VOL. 132 | NO. 239 | Monday, December 4, 2017
Last Word: Grizz Ownership Moves, Confederate Deadline and Medical Family Tree
By Bill Dries
As many of us were focused on Tigers football and the journey to Orlando last week, there was word that either both or one of the two minority owners of the Grizz had exercised a buy-sell provision in the NBA team’s unique ownership agreement. And what could be a fight for control of the team’s ownership is underway. The sports website The Athletic broke the story last Thursday. Here it is. It also talks about the timing of this coming with the controversial sacking of David Fizdale, an interim coach at the helm of a changing team and lead owner Robert Pera’s lack of visibility in all things Grizz around the city.
The University of Memphis Tigers have one more game in their historic football season. And it is a home game. They will be playing Iowa State in the Dec. 30 AutoZone Liberty Bowl. This is the first time the Tigers have played in the bowl game. Here is Don Wade’s account of the up and down weekend in Tigerville.
The Memphis Area Transit Authority has something to say Monday morning at 10:30. When we know, you will know right where you are reading this.
And here is The Week Ahead which includes “The State of the World.” It’s a tour now.
The federal tax reform bill is not a done deal. As the week begins there is the process of reconciling the House and Senate versions. Tennessee’s two Republican Senators split on the late Friday-early Saturday vote with Bob Corker being the only Republican in the upper chamber to vote against the measure.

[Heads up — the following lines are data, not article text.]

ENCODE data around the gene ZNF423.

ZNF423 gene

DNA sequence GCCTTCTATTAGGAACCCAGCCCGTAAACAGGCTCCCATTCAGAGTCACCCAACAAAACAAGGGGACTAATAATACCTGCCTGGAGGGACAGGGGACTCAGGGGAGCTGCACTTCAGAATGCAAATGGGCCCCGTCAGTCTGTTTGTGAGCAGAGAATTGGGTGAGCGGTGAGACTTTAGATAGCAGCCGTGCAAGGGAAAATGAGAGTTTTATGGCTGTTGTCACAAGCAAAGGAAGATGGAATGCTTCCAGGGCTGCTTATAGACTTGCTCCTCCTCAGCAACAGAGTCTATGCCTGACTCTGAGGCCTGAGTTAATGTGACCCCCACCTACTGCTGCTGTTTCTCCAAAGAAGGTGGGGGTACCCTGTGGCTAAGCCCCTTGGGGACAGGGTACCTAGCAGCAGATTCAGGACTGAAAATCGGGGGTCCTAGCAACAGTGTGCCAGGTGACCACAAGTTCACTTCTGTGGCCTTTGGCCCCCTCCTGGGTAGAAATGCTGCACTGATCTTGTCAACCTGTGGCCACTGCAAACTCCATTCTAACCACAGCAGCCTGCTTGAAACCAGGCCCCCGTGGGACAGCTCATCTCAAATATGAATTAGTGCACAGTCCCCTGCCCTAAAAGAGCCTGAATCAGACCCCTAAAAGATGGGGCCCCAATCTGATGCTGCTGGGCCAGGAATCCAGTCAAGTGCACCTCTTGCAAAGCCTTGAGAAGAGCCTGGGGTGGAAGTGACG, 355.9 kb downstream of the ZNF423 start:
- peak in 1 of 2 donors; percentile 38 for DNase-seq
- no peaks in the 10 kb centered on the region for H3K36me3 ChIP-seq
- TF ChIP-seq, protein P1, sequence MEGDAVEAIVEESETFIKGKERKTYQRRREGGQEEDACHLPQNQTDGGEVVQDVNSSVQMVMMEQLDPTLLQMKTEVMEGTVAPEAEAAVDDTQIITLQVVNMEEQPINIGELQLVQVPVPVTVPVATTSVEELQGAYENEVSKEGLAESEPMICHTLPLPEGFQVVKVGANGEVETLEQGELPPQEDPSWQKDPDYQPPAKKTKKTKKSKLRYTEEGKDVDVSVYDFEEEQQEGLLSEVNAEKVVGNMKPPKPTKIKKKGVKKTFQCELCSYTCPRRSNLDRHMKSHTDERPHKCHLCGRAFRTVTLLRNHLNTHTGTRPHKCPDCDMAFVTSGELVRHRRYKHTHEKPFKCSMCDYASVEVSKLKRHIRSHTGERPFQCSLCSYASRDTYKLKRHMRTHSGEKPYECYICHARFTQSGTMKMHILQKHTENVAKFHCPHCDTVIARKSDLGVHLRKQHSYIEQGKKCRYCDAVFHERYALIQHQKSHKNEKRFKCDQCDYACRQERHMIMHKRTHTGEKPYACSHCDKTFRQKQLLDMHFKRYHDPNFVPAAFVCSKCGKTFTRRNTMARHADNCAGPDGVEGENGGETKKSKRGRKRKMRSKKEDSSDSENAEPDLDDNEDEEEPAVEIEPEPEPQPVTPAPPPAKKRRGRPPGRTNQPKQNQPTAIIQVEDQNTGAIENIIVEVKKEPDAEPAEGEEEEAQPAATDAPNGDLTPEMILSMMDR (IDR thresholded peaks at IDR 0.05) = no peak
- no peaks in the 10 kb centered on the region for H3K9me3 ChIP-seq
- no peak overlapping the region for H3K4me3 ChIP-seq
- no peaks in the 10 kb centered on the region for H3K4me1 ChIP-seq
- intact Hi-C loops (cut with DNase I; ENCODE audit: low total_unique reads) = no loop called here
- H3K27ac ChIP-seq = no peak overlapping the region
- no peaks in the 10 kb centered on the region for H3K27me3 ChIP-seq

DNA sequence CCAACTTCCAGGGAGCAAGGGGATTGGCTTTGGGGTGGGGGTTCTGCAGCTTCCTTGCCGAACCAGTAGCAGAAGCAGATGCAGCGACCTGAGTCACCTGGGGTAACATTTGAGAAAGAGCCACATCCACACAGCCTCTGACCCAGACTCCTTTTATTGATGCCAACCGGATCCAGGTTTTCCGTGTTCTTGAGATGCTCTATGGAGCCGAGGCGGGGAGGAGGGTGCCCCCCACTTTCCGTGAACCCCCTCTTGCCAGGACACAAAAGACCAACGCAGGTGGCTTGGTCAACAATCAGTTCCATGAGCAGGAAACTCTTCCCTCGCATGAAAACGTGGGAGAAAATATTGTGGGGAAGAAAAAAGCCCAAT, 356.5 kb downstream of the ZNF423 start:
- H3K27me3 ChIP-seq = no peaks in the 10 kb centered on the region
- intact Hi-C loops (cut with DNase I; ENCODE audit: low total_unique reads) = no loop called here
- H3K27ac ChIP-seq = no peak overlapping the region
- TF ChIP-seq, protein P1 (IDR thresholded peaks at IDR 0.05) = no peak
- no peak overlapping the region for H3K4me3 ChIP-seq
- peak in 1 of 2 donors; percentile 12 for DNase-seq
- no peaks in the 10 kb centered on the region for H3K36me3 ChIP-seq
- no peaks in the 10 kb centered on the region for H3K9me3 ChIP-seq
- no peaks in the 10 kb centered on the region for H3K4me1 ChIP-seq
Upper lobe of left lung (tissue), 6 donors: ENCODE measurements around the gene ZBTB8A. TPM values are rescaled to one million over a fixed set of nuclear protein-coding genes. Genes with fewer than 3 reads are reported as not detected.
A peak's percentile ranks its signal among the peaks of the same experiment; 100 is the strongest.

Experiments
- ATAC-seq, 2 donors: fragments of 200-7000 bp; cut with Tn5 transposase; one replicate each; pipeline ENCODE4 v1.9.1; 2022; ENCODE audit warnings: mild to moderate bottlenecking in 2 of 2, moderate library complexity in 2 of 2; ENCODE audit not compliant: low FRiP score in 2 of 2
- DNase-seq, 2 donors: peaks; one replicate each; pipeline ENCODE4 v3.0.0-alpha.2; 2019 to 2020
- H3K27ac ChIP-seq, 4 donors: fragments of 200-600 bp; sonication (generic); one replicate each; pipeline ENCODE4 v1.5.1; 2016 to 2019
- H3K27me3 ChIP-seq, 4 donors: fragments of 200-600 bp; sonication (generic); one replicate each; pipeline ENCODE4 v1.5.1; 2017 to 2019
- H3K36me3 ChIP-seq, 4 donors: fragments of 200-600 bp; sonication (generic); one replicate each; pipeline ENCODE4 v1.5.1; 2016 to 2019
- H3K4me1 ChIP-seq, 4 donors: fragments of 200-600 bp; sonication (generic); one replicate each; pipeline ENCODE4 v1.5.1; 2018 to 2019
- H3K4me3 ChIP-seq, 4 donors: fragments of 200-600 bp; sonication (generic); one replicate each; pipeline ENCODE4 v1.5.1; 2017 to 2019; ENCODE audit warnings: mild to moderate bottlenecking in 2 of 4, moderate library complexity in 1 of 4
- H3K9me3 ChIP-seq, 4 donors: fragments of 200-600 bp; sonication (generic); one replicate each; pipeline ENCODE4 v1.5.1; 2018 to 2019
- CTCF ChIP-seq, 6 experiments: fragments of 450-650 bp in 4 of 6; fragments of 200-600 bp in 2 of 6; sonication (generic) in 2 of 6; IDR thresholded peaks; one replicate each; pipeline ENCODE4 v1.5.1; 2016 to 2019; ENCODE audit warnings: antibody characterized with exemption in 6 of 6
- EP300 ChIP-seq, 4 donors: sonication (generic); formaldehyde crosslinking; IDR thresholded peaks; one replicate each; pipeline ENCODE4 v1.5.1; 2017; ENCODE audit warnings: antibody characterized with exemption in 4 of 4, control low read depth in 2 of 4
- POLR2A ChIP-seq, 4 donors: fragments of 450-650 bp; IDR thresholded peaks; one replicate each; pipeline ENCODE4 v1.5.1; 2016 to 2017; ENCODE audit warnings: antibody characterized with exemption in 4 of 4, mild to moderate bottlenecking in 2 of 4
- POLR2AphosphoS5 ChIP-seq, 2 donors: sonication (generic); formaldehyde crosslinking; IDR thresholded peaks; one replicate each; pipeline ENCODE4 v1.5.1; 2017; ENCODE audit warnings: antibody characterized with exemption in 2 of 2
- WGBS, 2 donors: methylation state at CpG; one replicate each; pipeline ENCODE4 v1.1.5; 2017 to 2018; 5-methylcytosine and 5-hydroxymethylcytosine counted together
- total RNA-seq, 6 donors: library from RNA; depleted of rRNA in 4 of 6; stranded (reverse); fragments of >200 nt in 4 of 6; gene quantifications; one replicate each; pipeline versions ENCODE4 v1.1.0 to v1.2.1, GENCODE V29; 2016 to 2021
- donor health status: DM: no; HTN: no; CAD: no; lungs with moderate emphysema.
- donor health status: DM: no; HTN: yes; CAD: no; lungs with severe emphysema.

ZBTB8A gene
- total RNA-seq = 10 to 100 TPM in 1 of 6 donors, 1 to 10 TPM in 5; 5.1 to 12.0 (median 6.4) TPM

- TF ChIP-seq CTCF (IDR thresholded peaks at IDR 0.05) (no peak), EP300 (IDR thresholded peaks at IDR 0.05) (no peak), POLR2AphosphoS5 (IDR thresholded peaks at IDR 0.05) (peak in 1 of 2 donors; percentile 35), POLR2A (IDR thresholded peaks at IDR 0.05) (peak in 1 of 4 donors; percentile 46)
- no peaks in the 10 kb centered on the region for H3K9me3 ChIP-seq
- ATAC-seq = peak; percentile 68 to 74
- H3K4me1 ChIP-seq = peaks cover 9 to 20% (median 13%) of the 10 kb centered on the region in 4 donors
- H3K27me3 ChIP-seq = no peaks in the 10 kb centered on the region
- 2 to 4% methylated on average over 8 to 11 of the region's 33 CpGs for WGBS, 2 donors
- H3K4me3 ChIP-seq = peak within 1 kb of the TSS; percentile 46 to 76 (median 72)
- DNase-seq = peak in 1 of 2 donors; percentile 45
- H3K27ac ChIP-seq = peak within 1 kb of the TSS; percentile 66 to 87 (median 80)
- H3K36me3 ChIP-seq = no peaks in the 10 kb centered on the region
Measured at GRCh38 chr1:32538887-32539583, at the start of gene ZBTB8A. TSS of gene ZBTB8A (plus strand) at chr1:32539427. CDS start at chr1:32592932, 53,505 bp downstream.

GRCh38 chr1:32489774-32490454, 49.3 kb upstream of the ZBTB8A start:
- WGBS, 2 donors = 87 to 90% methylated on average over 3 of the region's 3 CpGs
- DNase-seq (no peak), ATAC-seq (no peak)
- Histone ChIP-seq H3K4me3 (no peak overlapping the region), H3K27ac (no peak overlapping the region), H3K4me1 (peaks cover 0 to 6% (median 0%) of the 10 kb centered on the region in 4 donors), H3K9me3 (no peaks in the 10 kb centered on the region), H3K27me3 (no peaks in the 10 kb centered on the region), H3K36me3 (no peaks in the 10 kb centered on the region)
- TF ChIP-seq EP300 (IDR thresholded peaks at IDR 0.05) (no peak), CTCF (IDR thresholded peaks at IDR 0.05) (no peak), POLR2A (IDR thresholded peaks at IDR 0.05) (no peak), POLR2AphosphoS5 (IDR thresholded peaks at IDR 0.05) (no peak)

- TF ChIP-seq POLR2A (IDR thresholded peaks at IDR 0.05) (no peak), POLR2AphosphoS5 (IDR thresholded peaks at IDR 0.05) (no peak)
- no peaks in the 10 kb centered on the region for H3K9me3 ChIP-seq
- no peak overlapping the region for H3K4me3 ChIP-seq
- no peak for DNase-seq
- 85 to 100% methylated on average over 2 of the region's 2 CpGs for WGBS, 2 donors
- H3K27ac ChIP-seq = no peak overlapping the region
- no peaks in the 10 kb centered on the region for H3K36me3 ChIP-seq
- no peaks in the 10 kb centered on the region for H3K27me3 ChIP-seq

So after two years of restoration work and raising several million dollars of private money – that effort is still ongoing – when the restored Memphis Grand Carousel opened to the public Saturday at the Children’s Museum of Memphis much of the attention was on the reaction with the ornate carvings and style from another time a close second. But it was interesting to see how 21st century children reacted to a nuts and bolts decidedly un-virtual and un-digital experience. The answer is just about like past generations of Memphians. Some were okay until the carousel began moving. For others, the fun factor only went up once the carousel began moving. And still others were a mixture. Every single adult or group of adults with a child had an iPhone camera out and on to record the experience. The carousel isn’t all early 20th century throwback. One of the two carriages on the otherwise all-horse carousel has been replaced with an ADA compliant carriage. The original is to the side where it can be used for photos, which always go better when the young ones are in control of all things moving instead of someone else.
About an hour later, in Raleigh, groundbreaking for the Raleigh Town Center on the site of the old Raleigh Springs Mall. RALEIGH. This is the city-funded project that will include a new Raleigh branch library, a new police precinct to replace Old Allen station, which is the oldest police precinct building still in use in Memphis, and the MPD traffic precinct as well. Lots of park features are in the plans for this project that has changed quite a bit over several years and three mayoral administrations.
The Memphis Zoo has a baby boom underway. The latest evidence is a baby Nyala.
First Horizon has completed its merger with Capital Bank Financial Corp. of Charlotte in a $2.2 billion deal.
As the weekend began, the city administration drew a line with state officials over the Confederate monuments controversy. The mediation process the state requested of the city, Sons of Confederate Veterans and the Forrest family hasn’t started and as a result the attorney for the city has set a Dec. 19 deadline for mediation efforts and then the Memphis City Council will act.